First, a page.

Bikers’ views of Pigott Hall were blocked today by an eyesore banner bearing the colors of the Palestinian flag. Stanford Students for Justice in Palestine (SJP) and Stanford Jewish Voice for Peace (JVP) claimed responsibility for draping the large banner that reads, “HANDS OFF JERUSALEM.”
The inflammatory banner was Stanford pro-Palestinian groups’ response to President Trump’s Wednesday decision to recognize Jerusalem as the capital of Israel. Along with the banner, the groups released an announcement claiming that Stanford students have a “responsibility to acknowledge the role of the U.S. in the military occupation and ethnic cleansing of Palestinians,” and declared that “Jerusalem is and always will be Palestinian.”
Rather than supporting the Palestinian cause with nuanced arguments, SJP and JVP’s announcements again proved that they are only interested in brazen demagoguery and anti-Zionism. The organizations present only one side of an immensely complex political issue, peddles inflammatory falsehoods, and ignores important historical realities. Jerusalem has been the center of Jewish culture and politics for millennia, and U.S. presidents have tacitly endorsed the notion that Jerusalem is Israel’s capital for three decades.
Contrary to SJP and JVP’s assertion that Jerusalem is incontestably Palestinian, Jerusalem is mentioned over six hundred and sixty times in the Hebrew Bible and has been the beating heart of the Jewish faith throughout all of Jewish history. Jews from across the globe have never stopped praying, speaking about, or facing Jerusalem. Jerusalem is remembered at every Jewish wedding, in every Jewish home and at the highest and holiest moments of the Jewish year.
Protesters claim that Donald Trump has no right to determine Israel’s capital -- but neither should the PLO or the UN. Every other country in the world is entitled to select its own capital; Israel is the only country denied that same right. Moreover, the prime minister’s office, the Knesset, and nearly all Israeli government offices have been situated in Jerusalem since Israel declared its independence nearly 70 years ago. Heads of state and other top officials from countries around the world regularly visit Jerusalem to engage with Israel’s leaders. Trump’s declaration is only a recognition of reality.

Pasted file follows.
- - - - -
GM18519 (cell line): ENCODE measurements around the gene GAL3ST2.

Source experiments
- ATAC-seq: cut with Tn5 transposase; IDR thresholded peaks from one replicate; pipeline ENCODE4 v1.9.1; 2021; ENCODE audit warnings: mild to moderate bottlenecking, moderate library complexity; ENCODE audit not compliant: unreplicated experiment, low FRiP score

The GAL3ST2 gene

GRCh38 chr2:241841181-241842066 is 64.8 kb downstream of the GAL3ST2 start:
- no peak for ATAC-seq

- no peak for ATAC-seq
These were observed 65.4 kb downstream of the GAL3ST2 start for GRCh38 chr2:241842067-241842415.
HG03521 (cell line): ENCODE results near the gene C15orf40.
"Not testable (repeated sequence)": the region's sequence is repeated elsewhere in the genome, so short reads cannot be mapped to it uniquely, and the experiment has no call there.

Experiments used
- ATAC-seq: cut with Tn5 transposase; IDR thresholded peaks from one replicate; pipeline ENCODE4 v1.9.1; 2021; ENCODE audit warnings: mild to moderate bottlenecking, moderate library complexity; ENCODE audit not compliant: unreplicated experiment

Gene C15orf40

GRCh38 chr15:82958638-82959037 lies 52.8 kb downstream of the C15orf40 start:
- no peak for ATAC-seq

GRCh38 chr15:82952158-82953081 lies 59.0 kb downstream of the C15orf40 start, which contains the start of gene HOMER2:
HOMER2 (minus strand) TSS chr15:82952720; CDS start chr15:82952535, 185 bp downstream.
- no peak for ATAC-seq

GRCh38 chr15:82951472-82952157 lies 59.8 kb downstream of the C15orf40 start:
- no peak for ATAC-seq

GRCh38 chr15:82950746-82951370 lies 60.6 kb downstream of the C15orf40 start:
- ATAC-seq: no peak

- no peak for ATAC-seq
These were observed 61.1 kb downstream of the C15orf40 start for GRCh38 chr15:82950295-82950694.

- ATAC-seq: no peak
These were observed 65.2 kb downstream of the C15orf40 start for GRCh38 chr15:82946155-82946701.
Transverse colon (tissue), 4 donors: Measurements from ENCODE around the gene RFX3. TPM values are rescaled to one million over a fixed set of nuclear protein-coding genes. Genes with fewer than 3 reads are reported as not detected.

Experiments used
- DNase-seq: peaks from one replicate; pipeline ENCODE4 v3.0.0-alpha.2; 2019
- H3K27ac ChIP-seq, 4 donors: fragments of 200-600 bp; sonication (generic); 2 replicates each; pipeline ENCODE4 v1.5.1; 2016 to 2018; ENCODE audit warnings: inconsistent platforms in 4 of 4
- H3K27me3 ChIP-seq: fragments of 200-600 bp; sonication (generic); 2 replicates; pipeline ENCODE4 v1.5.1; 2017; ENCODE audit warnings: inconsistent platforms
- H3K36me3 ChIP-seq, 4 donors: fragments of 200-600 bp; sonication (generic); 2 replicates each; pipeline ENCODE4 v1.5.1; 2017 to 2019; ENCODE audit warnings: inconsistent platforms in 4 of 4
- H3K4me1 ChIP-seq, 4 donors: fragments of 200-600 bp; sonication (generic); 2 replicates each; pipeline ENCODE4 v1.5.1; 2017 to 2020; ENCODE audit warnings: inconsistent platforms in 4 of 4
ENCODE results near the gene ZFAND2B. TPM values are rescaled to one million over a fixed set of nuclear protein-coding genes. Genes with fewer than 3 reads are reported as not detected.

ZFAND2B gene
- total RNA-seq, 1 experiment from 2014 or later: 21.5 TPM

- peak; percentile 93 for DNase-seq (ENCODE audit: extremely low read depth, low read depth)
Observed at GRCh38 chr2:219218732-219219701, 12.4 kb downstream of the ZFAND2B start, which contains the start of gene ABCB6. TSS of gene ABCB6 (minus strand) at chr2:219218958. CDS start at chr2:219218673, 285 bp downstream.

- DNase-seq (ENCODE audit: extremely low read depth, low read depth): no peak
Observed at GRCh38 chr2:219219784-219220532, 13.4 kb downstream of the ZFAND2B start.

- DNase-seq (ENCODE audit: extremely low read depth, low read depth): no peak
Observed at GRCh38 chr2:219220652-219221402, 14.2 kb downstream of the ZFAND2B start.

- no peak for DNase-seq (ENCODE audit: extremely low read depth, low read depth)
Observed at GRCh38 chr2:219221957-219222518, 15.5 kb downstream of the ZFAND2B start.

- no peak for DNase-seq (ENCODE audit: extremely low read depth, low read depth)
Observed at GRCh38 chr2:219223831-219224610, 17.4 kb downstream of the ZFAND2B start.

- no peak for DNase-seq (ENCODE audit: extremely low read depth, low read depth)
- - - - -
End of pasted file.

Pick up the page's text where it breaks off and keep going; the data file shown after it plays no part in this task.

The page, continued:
SJP blatantly denies the Jewish connection to Jerusalem in its crusade to reject Jews’ right to exist in their own land - the same historical “whitewashing” of which they accuse Israel. To avoid being hoodwinked by SJP and JVP, Stanford students need only open any textbook on the history of the modern Middle East.
Although SJP’s announcement suggests otherwise, Trump’s recognition of Jerusalem is not new. The United States government has endorsed the recognition of Jerusalem as Israel’s capital for two decades now. In 1995, Congress passed the Jerusalem Embassy Act, urging the federal government to recognize Israel’s capital and relocate its embassy to Jerusalem. Presidents Bill Clinton, George W. Bush, and Barack Obama all endorsed the principle of this statute without hesitation. They only invoked its national security clause to defer embassy’s relocation to Jerusalem due to short-term concerns about Palestinian protests.
Donald Trump only differs from his predecessors on his decision to take action on an opinion they all shared. Where his predecessors deemed Jerusalem as Israel’s capital in declarations of principle or as applause lines in speeches, Trump issued his proclamation in writing and promised to follow through. Where past presidents failed to deliver on their promises, Trump lived up to his words.
Finally, moving Israel’s capital to Jerusalem would not block Israeli-Palestinian peace. Since its establishment, Israel has honored and preserved the holy sites of all three Abrahamic, monotheistic religions conceived in Jerusalem over the last five millenia. Merely moving the embassy will not change this legacy of tolerance. Trump’s declaration simply recognized one solid fact: Jerusalem has been the capital of Israel since the country’s inception, and it will continue to be the capital when the final municipal borders are agreed upon after definitive peace negotiations. The notion that any sustainable settlement of the Israeli-Palestinian conflict would not include recognition of Jerusalem as Israel’s capital is laughable.
Outside of the United Nations building in New York, a quotation from the book of Isaiah is etched in stone, that calls for universal peace and coexistence. Frequently, however, the world’s nations forget the words that precede the righteous verse, “For out of Zion shall go forth the law, and the word of the Lord from Jerusalem.” Just as the book of Isaiah espouses peace and coexistence, so too does Jerusalem. Indeed, its name means “city of peace.” Today, Jerusalem is one of the few places where Jews, Muslims, and Christians are able to pray alongside one another with freedom and security. Jerusalem will remain a syncretistic, ecumenical metropolis of faiths and cultures as the capital of Israel. President Trump’s move merely recognizes the reality of the Jews’ profound connection to a city that they erected five millennia ago. Contrary to the claims of SJP and JVP’s incendiary and ignorant banner, officially recognizing Jerusalem as Israel’s capital is long overdue.